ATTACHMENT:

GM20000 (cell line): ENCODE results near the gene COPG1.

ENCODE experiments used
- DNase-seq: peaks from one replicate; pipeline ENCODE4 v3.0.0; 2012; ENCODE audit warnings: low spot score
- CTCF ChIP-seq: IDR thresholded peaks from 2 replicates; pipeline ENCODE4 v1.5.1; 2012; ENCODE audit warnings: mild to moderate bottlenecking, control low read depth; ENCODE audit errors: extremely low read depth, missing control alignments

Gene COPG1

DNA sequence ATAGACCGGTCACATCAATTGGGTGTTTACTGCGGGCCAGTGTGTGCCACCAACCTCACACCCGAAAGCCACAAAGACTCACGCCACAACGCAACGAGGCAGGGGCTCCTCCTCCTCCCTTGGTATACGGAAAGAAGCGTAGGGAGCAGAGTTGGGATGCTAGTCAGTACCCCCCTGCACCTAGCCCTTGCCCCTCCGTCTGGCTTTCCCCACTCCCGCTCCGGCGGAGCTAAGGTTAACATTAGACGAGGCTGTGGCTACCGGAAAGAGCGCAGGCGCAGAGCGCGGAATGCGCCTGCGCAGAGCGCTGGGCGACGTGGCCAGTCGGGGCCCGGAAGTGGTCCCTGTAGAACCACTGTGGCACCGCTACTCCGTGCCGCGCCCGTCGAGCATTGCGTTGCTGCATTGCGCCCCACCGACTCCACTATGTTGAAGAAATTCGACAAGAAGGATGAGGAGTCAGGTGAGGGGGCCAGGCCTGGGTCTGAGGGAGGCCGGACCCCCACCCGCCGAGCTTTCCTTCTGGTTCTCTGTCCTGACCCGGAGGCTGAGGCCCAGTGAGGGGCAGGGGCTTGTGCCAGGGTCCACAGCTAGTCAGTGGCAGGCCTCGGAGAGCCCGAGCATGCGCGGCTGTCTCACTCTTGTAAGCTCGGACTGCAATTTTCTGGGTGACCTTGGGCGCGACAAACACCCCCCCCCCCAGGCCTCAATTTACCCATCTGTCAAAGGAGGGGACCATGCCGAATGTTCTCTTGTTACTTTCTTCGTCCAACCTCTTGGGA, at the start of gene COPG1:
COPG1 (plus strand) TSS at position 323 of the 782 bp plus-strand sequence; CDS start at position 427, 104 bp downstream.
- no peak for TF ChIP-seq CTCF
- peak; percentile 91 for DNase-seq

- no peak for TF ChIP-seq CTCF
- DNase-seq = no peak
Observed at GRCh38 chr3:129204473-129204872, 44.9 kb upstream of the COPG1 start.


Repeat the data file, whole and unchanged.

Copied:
GM20000 (cell line): ENCODE results near the gene COPG1.

ENCODE experiments used
- DNase-seq: peaks from one replicate; pipeline ENCODE4 v3.0.0; 2012; ENCODE audit warnings: low spot score
- CTCF ChIP-seq: IDR thresholded peaks from 2 replicates; pipeline ENCODE4 v1.5.1; 2012; ENCODE audit warnings: mild to moderate bottlenecking, control low read depth; ENCODE audit errors: extremely low read depth, missing control alignments

Gene COPG1

DNA sequence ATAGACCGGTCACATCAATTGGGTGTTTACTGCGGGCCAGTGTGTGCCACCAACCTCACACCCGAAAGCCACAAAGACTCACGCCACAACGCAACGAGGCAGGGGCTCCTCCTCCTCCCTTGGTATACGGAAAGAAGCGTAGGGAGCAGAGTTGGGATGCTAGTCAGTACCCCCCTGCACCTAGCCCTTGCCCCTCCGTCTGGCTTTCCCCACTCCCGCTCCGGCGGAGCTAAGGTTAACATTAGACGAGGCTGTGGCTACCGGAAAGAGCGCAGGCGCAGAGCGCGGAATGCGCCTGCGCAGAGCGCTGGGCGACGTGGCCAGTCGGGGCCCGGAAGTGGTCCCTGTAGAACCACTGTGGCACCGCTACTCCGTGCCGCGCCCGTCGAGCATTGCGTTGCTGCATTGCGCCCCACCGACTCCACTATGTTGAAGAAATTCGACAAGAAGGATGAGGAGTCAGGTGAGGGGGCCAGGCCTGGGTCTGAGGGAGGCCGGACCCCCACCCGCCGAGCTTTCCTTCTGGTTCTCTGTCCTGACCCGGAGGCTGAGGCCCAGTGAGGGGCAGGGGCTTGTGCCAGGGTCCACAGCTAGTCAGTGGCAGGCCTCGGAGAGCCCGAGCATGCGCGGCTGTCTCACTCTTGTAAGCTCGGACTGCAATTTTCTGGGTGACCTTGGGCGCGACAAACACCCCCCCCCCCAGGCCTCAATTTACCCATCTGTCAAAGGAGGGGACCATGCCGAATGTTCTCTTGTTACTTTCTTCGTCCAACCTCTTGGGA, at the start of gene COPG1:
COPG1 (plus strand) TSS at position 323 of the 782 bp plus-strand sequence; CDS start at position 427, 104 bp downstream.
- no peak for TF ChIP-seq CTCF
- peak; percentile 91 for DNase-seq

- no peak for TF ChIP-seq CTCF
- DNase-seq = no peak
Observed at GRCh38 chr3:129204473-129204872, 44.9 kb upstream of the COPG1 start.